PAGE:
Story: Media and politics
The media plays a vital role in a democracy, informing the public about political issues and acting as a watchdog against abuses of power. In the mid-20th century the government exercised considerable control over the media – but by the early 2000s media independence and access to government information was protected by a number of laws.
Full story by Kate McMillan
Main image: Radio broadcaster 'Uncle Scrim', Colin Scrimgeour
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The media has an important role in a democracy, helping the public to understand political and social issues.
Censorship and political control
The media has sometimes been controlled by the government. In the 1840s Governor William Hobson closed down newspapers that criticised his Māori land purchase policies. In 1923 the government banned broadcasts of controversial material. From 1937 to 1961 radio news broadcasts were directly controlled by the government.
The media was censored during the world wars and the 1951 waterside workers’ dispute.
In the 2000s the media had greater freedom of expression. Under the Official Information Act 1982, official information had to be made available if requested, unless there were serious reasons to withhold it.
Ownership and regulation
In 2012 most New Zealand media outlets were owned by a small number of overseas companies. The main public-service broadcasters were TVNZ, Radio New Zealand and Māori Television.
Broadcasters were required to uphold standards of decency, individual privacy, balance and maintaining law and order. The print media was regulated by the Press Council.
Māori have largely been under-represented in the mainstream media. The first Māori-language newspapers were produced by the government. From 1862 Māori published their own papers, but these declined in the early 20th century. Māori-language radio news broadcasts began in 1942.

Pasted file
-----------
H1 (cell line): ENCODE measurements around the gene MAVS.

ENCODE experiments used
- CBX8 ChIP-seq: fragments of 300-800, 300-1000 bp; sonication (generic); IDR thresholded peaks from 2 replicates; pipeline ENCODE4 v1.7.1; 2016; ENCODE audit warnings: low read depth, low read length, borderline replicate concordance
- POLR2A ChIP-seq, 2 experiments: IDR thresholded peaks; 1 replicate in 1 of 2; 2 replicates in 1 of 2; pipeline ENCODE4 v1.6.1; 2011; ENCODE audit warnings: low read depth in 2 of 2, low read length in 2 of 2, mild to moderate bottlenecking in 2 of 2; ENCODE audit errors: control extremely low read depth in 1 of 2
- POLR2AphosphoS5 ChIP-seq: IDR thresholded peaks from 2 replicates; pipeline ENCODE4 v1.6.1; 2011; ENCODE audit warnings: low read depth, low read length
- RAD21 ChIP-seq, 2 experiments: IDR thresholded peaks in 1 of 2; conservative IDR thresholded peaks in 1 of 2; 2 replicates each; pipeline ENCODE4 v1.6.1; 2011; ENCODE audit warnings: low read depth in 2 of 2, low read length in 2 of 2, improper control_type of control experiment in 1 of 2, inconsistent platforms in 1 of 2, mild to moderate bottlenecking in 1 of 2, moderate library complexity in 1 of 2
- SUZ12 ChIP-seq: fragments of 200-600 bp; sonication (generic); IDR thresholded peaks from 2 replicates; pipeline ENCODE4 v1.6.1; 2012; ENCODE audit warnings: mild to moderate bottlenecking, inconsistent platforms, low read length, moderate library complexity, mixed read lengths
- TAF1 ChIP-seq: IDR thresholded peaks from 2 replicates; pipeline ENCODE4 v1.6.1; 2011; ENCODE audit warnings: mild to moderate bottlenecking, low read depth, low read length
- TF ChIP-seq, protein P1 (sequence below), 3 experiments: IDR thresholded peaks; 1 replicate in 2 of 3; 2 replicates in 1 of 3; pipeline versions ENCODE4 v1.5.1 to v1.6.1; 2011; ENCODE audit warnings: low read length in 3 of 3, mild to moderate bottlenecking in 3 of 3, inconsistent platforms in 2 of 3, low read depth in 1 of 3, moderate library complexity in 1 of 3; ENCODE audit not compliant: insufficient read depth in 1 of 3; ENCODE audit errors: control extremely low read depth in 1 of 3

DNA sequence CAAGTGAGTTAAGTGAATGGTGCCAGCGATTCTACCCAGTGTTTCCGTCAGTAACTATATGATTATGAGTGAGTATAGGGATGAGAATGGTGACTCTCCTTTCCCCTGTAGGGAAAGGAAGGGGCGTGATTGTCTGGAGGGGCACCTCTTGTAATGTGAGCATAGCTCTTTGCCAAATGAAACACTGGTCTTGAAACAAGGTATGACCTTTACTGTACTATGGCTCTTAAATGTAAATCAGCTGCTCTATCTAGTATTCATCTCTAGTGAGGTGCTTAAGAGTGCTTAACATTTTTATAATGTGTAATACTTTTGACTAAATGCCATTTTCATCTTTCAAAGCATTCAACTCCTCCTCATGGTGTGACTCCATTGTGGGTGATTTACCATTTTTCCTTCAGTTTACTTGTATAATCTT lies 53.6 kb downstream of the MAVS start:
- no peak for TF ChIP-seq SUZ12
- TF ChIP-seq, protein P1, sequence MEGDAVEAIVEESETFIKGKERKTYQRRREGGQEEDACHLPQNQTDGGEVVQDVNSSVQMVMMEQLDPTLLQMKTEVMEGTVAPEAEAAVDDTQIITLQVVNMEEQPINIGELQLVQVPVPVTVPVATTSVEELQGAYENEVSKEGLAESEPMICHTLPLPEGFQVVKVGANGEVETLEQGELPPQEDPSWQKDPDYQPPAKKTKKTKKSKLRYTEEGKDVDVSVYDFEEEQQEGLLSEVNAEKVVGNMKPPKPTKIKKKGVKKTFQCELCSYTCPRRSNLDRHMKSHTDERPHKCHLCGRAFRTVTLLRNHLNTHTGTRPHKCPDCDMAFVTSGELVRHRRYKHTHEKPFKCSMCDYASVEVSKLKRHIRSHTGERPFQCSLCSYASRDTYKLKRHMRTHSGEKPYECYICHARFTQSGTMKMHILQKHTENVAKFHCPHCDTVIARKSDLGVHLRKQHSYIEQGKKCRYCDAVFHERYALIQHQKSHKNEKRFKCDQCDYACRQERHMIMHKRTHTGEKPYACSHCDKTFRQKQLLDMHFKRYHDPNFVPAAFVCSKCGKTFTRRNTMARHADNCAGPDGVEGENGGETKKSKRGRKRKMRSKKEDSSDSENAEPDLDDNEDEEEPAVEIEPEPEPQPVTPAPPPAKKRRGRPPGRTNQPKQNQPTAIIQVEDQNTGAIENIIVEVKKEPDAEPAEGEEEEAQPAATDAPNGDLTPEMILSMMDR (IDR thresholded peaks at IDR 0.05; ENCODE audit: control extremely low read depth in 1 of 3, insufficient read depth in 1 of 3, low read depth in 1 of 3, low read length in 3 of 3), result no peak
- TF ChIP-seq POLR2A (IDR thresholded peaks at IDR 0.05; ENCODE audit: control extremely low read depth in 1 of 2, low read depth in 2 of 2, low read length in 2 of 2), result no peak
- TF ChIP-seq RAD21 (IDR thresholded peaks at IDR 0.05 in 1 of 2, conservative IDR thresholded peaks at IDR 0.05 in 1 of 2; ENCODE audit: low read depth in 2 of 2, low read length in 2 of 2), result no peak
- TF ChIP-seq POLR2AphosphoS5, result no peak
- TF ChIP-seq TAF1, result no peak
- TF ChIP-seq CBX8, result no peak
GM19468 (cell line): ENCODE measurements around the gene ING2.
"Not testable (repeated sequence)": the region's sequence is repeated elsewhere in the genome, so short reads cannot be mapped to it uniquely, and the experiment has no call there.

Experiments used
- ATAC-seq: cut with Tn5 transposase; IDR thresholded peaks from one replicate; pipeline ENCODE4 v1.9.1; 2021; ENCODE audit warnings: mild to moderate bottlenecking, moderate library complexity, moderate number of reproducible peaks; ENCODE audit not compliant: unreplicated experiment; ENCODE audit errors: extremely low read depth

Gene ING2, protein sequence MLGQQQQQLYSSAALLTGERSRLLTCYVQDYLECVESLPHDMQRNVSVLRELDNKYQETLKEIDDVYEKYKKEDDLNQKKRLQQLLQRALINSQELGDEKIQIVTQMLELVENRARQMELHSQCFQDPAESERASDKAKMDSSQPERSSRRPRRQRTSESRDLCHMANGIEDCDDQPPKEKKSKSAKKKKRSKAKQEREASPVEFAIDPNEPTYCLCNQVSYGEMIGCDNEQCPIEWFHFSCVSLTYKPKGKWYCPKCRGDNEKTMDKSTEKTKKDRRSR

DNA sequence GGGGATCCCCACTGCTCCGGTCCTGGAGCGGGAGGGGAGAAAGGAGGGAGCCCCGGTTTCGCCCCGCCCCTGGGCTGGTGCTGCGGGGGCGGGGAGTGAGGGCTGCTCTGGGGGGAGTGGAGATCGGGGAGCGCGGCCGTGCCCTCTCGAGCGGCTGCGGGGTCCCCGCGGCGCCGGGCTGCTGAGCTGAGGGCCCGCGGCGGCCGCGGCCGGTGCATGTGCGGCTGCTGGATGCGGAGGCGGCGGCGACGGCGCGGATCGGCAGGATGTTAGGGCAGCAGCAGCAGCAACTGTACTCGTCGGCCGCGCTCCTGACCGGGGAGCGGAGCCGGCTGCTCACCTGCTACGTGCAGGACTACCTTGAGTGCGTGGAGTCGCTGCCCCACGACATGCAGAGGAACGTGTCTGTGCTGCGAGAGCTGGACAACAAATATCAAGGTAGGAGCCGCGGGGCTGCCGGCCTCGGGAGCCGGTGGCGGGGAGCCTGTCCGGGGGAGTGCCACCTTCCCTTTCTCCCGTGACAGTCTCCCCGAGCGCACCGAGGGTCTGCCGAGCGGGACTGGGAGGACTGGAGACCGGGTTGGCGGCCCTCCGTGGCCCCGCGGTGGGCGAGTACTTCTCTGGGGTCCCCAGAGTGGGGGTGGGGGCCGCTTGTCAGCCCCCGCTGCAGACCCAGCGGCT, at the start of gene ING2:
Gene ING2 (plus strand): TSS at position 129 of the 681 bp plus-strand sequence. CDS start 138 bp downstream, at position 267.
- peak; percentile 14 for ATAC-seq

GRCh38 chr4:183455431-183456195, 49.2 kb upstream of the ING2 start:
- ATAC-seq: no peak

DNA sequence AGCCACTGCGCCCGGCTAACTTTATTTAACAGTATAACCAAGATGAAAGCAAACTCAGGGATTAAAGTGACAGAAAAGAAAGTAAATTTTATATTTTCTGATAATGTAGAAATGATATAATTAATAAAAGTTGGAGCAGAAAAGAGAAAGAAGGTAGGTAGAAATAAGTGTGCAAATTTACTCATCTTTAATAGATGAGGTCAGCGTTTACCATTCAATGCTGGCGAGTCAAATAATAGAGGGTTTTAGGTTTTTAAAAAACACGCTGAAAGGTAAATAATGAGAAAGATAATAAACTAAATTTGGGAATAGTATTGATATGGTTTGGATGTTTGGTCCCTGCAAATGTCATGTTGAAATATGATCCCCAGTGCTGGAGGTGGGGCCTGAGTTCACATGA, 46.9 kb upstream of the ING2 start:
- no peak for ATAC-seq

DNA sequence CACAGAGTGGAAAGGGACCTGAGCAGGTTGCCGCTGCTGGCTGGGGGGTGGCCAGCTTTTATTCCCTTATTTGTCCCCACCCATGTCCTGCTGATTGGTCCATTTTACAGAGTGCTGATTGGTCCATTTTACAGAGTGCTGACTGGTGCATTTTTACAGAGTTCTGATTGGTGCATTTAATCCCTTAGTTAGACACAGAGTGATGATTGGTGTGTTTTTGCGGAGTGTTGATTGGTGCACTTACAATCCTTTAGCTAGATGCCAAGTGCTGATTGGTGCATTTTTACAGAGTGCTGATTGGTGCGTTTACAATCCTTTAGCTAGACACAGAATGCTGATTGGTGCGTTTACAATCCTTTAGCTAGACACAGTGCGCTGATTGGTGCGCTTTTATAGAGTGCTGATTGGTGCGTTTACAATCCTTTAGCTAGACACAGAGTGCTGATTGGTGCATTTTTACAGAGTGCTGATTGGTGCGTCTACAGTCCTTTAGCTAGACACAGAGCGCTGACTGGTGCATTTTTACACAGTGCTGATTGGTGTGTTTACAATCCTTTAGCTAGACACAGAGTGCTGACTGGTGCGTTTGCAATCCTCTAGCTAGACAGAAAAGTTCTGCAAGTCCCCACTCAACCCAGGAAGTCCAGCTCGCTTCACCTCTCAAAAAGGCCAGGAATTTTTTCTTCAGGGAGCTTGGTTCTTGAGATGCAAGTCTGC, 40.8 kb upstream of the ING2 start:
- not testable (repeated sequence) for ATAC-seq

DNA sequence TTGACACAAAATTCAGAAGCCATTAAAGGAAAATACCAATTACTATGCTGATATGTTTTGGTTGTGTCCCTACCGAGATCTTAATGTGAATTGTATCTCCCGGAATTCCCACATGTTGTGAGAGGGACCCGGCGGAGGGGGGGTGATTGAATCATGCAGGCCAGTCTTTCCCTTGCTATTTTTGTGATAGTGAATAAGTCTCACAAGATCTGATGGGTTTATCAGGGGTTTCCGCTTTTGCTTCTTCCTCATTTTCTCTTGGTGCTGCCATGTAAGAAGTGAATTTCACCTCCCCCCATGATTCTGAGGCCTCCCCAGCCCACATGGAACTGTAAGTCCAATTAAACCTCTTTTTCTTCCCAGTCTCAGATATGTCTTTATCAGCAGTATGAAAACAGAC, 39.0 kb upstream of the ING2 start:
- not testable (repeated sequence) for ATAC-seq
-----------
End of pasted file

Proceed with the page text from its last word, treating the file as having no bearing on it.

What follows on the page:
From the late 1980s Māori radio stations were set up, and Māori Television was established in 2003. These media provided news and political comment from Māori perspectives.
Newspapers and politics
Some early newspapers were set up by aspiring politicians to support their careers. Many papers had strong political leanings, backing particular politicians or parties.
Journalists and politicians
Politicians depend on journalists for publicity – but journalists can also damage their reputations. Politicians can control journalists’ access to news. After television was introduced in 1960, politicians learned to use it to their advantage.
Journalists in the parliamentary press gallery report on politics from within Parliament.
During election campaigns the media provides information and analysis about the parties’ programmes, policies, candidates and performance. Political leaders appear in televised debates.
Public funding is provided for party advertising, and public broadcasters transmit parties’ opening and closing addresses. Campaign spending is limited. The rules over campaign spending – especially by groups other than political parties – have sometimes been controversial.